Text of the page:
Clarissa Hughes

The New Consciousness and Africa

Thanks to Peter Willis for articulating that which has been sending tentative tendrils into my consciousness.

Like the pre-shock waves of a great tsunami (when animals respond by moving up to high ground), we are discerning the outlines of a new human consciousness arising in response to the forthcoming turbulence in human civilisation.

The challenges are well documented: food and water scarcity, climate change, increasing violence and crime due to desperation and a sense of hopelessness. It’s inevitable.

But how do we humans deal with this impending turbulence and loss? Physically we are well equipped: we have lots of forewarning (thanks to science), we have incredibly fast communication systems (effective in our response times) and we have a good historical knowledge database (we know from previous experience what works and what doesn’t).  That takes care of the doing side of things.

And then there is our humanity, where our responses will be shaped by who we are, where our being determines our action. It is well recognised that the human spirit finds fulfilment in adverse conditions. Or put another way our lived experience is more important than the conditions we live in, so that by exploring our being dimension we can have a better experience of the turbulent times to come.

If we were to track human history against the growth of an individual we could say we are in the adolescent stage. We have an untidy global bedroom right now. It’s time to grow up.

So what are these signs of the emergent human consciousness?
The transition towns movement and its extrapolation is an early sign. We are also seeing a change in values, especially in the West, as indicated by an increase in altruism and philanthropy. It’s important to note that values change over time and across different cultures and are shaped by conditions of living. For example private wealth creating agendas in the face of collective struggle (e.g. WW2, apartheid and the forthcoming civil turbulence) would have been and will be unconscionable.

Where does Africa sit in all of this? How people respond to crises depends on communities and their leadership and in Africa we are seeing the emergence of a new kind of African leader in the form of Khama, Kikwete, Mills and Sirleaf. Are our communities ready for change? It is important that communities are not driven by fear but rather a genuine wish for a new spirituality. Historically Africa has displayed openness to transformation and new ideas. While recently researching Lake Ngami in Botswana, I learned that Chief Lechoalathebe requested that missionaries be sent up from the Moffat Church at Kuruman, a fine example of being mentally and spiritually mature to transformation.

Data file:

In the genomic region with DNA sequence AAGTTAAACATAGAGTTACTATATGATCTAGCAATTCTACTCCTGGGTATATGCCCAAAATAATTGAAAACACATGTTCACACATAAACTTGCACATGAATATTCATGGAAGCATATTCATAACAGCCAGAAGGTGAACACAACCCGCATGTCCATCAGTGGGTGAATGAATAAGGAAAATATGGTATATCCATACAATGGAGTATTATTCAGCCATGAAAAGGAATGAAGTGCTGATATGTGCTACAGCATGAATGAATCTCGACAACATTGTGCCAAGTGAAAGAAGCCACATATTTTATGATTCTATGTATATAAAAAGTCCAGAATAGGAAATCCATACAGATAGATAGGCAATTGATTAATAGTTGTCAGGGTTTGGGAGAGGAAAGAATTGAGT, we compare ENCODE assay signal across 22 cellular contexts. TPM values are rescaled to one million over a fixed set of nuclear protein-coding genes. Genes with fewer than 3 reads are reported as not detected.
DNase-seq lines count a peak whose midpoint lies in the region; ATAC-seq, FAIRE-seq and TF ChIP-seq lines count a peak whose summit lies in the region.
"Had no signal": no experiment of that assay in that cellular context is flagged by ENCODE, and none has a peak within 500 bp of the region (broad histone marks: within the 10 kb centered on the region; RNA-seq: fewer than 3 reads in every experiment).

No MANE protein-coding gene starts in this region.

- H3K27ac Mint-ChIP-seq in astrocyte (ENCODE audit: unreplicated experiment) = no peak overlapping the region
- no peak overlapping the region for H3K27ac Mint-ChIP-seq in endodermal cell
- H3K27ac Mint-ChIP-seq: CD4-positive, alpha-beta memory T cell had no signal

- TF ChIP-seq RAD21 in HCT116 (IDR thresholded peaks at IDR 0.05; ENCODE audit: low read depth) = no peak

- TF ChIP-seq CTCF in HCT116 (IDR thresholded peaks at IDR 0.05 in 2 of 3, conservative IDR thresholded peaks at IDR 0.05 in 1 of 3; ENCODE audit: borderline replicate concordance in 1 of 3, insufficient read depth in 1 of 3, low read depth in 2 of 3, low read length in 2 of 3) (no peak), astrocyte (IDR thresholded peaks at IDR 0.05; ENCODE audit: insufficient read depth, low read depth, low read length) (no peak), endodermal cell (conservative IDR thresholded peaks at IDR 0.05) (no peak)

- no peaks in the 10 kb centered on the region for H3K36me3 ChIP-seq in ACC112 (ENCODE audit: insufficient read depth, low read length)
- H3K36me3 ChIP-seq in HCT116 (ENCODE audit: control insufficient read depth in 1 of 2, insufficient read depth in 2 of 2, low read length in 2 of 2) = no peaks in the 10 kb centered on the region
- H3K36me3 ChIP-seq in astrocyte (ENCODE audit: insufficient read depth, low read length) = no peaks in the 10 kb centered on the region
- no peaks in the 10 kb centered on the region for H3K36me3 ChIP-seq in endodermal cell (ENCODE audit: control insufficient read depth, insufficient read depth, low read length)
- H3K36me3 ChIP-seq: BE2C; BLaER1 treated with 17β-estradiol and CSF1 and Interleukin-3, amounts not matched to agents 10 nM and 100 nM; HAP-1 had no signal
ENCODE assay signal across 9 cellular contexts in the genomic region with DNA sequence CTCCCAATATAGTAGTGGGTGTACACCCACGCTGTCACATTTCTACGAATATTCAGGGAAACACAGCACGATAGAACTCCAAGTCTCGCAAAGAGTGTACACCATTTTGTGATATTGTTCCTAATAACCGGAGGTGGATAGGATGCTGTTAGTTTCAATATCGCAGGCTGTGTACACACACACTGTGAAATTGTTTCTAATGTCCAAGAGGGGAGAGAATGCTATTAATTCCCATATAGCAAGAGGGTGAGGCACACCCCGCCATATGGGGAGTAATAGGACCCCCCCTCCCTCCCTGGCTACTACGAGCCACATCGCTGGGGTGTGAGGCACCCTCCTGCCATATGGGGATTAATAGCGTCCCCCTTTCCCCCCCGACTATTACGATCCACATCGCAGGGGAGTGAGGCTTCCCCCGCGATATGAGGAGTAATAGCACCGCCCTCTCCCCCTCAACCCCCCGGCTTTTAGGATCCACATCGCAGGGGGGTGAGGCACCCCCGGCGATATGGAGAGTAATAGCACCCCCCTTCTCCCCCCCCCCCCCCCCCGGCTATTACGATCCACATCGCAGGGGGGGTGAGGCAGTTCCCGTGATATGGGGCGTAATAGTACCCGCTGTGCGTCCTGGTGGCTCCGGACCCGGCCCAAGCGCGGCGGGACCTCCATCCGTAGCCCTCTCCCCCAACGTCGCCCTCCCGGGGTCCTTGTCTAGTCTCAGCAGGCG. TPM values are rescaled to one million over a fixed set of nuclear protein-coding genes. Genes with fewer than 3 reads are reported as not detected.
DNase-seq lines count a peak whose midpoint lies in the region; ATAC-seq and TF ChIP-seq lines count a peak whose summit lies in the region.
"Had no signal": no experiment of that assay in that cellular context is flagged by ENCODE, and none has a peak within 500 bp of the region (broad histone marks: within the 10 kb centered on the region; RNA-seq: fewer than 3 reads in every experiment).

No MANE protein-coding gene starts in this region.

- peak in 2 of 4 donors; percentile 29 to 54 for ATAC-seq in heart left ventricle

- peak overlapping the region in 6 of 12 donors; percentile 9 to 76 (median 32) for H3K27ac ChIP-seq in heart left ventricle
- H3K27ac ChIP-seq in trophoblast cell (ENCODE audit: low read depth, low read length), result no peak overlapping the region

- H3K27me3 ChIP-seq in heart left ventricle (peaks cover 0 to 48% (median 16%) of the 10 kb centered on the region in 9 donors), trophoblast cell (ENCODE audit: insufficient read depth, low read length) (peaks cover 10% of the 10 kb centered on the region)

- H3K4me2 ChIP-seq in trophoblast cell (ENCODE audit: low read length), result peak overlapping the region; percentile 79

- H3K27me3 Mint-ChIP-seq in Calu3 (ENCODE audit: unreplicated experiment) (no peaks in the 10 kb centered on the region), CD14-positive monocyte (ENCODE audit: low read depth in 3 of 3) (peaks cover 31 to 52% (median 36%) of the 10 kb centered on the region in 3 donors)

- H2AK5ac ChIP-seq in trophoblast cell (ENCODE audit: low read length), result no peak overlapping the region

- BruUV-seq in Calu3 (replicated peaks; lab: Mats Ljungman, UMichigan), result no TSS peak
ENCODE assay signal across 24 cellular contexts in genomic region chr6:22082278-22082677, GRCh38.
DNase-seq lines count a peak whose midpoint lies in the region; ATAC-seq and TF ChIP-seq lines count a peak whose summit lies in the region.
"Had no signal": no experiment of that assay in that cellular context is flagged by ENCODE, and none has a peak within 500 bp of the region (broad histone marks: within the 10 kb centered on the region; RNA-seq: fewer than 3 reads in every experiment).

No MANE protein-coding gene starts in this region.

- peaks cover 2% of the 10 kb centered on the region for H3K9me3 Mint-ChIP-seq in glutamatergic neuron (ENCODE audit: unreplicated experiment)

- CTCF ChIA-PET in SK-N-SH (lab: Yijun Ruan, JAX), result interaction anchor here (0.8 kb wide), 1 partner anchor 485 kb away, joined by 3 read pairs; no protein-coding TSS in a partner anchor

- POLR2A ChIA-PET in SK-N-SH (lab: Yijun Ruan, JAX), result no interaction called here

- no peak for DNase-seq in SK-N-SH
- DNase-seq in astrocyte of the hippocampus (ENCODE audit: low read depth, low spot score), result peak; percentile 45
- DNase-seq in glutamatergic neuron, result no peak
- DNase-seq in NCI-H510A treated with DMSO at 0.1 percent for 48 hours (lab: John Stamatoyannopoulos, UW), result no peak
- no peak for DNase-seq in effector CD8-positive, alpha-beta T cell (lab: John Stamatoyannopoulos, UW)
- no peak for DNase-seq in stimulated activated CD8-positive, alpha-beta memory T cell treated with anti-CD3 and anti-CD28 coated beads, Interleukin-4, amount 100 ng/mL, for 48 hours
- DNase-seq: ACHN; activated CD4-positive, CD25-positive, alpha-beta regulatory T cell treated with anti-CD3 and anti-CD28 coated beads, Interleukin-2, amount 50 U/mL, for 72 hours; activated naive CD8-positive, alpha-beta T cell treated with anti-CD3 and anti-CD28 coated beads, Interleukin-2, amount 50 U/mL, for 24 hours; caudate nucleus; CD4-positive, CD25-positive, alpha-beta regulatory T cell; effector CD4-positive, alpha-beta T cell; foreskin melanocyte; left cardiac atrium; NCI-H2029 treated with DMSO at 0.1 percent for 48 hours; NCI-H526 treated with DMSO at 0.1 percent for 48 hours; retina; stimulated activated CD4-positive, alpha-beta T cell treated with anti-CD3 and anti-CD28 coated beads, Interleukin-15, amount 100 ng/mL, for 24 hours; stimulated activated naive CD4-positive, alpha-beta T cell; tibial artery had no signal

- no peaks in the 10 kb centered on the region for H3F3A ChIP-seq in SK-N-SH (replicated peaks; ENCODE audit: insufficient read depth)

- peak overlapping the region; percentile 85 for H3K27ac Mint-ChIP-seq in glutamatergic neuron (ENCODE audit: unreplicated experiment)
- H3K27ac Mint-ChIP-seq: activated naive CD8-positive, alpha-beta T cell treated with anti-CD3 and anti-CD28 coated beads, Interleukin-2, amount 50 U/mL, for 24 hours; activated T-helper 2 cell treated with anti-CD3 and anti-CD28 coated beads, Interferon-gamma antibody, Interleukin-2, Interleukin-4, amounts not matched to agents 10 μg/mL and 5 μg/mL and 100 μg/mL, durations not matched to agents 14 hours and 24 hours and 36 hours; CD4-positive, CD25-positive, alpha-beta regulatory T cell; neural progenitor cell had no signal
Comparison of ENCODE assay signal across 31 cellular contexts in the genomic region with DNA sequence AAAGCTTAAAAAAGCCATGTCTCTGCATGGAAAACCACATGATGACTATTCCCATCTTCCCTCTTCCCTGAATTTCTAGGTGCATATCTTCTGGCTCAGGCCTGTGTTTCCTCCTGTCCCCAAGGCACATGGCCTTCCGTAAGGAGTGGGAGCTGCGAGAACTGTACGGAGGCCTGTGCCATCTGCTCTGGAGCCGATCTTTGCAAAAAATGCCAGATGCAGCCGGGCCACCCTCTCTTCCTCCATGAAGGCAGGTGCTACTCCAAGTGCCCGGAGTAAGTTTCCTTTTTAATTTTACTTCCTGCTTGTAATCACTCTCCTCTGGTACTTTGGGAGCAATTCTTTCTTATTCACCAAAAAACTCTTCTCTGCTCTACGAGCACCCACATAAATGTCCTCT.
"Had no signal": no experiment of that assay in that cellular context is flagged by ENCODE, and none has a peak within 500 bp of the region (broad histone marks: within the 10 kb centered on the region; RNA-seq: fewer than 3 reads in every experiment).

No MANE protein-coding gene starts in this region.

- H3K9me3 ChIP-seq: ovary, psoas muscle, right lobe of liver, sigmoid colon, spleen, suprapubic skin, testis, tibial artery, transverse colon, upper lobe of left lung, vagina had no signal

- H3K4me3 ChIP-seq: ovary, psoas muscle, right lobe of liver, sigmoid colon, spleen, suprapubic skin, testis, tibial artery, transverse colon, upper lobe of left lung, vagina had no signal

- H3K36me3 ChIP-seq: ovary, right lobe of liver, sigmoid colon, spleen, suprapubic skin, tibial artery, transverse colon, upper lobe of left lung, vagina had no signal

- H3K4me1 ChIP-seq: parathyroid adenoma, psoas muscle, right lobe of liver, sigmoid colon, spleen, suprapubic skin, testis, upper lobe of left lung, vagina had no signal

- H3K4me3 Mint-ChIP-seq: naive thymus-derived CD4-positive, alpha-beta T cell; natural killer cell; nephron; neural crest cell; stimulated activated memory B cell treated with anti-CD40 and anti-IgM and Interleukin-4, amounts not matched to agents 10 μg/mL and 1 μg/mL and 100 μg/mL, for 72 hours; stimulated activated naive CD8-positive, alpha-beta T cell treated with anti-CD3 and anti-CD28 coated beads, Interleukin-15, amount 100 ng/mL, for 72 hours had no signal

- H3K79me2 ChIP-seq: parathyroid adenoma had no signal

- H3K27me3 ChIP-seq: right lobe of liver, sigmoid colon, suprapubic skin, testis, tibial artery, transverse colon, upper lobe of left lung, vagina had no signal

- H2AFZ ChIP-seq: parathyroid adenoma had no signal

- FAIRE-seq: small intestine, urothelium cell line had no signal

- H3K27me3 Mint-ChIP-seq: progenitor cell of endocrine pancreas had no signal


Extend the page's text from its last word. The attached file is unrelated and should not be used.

If Africans can tap into that historical receptivity there is no reason why her societies will not make the most of the forthcoming turbulence. Blaming the West for everything won’t cut it; a genuine revival of that mature spirit, so well demonstrated in the past, will be required.

And it’s not only a one-way street where Africa does the learning – not at all. Before us we have a great opportunity for a reciprocal learning experience where Africa teaches how to live a fulfilling life without all the materialistic stuff , the desire for which has become so entrenched elsewhere. Many Africans live close to Nature, whereas other continents have lost touch with her. Through Africa’s teachings we can relearn respect for the environment and for each other. I remember being moved by a Balozi family greeting ritual where each and every family member was honoured individually with three kisses on the palm of the hand. If we can get that kind of respect back into our societies we’ll be well on the way to a new human consciousness.

The population issue is one that I’ve mentioned before but it’s a subject that can ably emphasise a shift in consciousness. Instead of seeing population control/self-control as a rebellion (adolescent term) against our innate nature, what if we saw it as a gift to others and to life’s biodiversity? The theme of self-sacrifice is universal and appears in most of the major religions.  If we have issues around being dictated to, or controlled, what if we were to see population self-control as empowering and enabling to our children and to others? It’s also possible that we need a quantum of souls incarnate for transformation to work.

So some inner work is before us, where we need to reframe our questions, often widening them up, towards more openness and a new consciousness. It’s happening, and it’s easier to work with it than against it.

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